His face may not be familiar, but there’s a good chance you’ve seen one of Jack Thorne’s TV programmes – Skins, Glue, This is England ’86, (and ’88 and ’90 come to that), The Fades – or maybe his hit stage version of vampire movie Let the Right One In, or council budget-cuts drama Hope, which played at the Royal Court.
What if I say he’s the new JK Rowling? This summer, Harry Potter and the Cursed Child arrives in the West End, and Thorne is the man putting words in the mouth of a grown-up Harry. It is, the 37-year-old says, acknowledging the weight of fan expectation, “an honour”.
Those expectations have already been unsettled with an ace bit of casting – Noma Dumezweni, a black actress, as Hermione. It set the internet on fire, but for Thorne it was a no-brainer: she’s a brilliant actress. And anyway, he’s a writer who likes to see things differently – and cast his plays differently. His current show takes disabled theatre company Graeae into the National, and Thorne is an outspoken advocate for greater diversity in the arts. “It’s probably the most important thing I can do,” he says. “It’s something I feel very passionate about; it’s still the hardest thing to get disabled characters on TV.”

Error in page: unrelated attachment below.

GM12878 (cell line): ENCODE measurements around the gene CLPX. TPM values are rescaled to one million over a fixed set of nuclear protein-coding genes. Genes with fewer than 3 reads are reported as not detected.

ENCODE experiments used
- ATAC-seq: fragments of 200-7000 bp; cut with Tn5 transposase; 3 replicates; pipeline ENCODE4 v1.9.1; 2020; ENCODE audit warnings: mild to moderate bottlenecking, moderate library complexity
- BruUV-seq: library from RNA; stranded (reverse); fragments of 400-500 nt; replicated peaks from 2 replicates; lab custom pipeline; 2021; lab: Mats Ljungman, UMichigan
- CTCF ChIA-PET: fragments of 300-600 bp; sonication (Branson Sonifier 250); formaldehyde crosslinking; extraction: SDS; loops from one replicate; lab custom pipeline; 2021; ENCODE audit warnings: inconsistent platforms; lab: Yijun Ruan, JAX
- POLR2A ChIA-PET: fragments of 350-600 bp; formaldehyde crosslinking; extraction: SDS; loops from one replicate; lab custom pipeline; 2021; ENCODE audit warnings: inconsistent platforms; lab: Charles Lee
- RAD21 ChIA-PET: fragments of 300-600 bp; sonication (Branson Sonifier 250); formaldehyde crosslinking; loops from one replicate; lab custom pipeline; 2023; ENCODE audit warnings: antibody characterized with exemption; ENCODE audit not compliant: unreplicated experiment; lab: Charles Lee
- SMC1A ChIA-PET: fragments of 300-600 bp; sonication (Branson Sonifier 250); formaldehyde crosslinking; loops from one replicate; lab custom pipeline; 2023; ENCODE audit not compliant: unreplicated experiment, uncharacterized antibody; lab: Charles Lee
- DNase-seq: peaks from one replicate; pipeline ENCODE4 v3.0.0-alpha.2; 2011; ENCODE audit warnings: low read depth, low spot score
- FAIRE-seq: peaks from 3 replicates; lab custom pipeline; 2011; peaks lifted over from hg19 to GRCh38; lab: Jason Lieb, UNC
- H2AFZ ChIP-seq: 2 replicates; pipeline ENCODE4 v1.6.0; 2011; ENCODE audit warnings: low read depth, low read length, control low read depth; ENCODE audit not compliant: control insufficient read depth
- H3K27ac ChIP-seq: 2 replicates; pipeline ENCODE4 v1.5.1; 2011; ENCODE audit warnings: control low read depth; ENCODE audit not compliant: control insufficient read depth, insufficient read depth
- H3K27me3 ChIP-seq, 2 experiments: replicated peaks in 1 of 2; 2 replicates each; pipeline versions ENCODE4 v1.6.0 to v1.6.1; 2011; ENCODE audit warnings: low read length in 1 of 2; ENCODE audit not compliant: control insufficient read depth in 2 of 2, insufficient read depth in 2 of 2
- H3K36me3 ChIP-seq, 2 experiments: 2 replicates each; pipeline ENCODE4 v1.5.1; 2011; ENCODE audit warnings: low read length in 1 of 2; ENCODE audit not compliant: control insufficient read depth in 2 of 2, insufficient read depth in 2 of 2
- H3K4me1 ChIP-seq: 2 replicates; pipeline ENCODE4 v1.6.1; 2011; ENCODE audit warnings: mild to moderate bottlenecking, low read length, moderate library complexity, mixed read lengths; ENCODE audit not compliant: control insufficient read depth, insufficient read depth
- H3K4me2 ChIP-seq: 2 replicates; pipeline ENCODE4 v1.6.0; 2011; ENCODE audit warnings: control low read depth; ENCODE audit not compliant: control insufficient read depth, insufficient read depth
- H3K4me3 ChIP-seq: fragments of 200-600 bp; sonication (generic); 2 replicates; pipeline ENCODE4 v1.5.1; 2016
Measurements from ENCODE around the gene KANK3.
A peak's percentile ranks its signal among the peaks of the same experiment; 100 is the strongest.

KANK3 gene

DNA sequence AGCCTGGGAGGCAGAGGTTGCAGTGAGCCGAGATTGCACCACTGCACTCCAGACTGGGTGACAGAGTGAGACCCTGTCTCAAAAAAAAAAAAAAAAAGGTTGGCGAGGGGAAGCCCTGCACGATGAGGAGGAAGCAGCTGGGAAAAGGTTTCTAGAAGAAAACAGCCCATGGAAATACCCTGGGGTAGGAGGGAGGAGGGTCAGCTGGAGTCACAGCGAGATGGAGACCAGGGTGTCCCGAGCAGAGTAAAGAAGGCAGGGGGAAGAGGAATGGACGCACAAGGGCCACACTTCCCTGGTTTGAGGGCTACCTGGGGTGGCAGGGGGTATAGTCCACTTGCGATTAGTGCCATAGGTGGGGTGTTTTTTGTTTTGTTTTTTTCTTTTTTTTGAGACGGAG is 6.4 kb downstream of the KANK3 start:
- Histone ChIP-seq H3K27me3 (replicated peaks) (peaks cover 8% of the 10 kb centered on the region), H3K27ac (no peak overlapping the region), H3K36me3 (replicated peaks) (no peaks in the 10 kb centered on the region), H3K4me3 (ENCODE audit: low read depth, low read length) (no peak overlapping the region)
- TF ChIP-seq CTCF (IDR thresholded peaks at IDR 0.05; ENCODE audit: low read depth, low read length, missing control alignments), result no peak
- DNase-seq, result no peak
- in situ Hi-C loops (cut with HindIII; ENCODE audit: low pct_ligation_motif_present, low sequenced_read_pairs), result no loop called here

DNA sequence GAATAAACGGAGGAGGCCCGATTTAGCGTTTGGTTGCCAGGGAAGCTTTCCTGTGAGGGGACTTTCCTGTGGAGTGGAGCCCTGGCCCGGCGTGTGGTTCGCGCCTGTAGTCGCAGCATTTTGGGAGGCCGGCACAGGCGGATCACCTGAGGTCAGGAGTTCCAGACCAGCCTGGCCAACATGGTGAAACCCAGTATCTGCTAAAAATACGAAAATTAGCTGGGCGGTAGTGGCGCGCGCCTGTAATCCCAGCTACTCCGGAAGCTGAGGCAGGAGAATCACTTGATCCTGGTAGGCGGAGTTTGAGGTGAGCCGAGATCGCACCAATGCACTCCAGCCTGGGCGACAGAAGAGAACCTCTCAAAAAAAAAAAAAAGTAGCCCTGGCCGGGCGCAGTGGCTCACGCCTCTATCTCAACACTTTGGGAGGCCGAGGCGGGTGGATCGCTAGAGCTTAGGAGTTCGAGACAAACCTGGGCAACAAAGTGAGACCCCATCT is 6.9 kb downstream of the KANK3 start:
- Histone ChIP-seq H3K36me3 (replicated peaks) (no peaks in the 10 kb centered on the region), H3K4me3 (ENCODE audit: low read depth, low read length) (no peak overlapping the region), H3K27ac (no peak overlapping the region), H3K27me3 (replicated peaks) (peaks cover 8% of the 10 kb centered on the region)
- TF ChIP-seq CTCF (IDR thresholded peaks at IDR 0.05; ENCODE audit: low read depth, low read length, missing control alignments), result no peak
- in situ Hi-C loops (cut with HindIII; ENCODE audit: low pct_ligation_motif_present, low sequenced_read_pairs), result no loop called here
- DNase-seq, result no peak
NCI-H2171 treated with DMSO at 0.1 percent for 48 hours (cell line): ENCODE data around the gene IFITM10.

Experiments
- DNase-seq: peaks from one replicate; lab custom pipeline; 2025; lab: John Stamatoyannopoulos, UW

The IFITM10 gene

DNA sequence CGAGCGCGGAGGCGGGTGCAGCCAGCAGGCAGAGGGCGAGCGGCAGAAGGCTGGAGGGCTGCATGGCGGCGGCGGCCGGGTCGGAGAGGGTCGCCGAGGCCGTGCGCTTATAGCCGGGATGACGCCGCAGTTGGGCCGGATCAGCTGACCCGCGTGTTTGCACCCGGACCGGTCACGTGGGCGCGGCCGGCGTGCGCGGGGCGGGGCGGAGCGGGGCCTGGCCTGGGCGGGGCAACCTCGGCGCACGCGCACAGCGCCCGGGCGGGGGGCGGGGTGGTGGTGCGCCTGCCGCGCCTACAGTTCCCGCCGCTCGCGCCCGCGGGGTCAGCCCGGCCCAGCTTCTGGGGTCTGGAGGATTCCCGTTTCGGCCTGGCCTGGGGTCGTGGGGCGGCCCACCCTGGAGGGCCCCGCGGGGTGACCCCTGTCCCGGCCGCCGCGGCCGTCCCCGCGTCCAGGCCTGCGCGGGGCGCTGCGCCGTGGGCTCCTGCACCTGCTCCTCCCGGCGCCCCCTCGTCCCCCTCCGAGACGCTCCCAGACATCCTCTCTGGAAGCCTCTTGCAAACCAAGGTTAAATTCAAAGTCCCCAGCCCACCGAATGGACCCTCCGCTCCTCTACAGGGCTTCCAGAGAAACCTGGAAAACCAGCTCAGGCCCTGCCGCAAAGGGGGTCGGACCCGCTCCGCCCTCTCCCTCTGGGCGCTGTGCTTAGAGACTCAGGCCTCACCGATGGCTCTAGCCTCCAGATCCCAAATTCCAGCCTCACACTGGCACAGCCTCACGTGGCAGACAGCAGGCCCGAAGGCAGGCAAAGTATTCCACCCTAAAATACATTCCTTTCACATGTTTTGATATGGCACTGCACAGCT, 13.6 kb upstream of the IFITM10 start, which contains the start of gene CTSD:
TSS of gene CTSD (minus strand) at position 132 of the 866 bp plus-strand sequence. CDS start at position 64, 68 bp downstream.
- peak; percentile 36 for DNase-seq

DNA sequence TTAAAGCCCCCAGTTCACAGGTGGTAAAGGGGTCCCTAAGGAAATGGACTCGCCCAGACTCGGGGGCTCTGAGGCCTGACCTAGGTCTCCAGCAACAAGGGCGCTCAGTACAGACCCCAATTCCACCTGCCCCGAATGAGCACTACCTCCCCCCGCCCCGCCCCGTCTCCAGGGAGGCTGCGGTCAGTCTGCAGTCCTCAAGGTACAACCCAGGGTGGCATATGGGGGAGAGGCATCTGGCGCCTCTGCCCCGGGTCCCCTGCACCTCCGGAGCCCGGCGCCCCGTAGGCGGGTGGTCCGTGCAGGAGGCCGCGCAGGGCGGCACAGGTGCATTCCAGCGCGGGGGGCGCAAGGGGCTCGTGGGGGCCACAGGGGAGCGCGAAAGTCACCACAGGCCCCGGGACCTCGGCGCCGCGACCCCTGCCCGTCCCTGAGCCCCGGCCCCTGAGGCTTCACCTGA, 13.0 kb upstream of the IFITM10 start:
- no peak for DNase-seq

Arriving at the National this month after a hit run in Edinburgh and a tour, The Solid Life of Sugar Water is a wincingly candid piece about a couple, Alice and Phil, who lose a child; both directly tell the audience about the stillbirth, and their often painfully comic attempts to reconnect through sex. Alice is played by Genevieve Barr, who is deaf, and Phil by Arthur Hughes, who has an arm impairment; her deafness is acknowledged, but disability is not a “theme” of the play as such.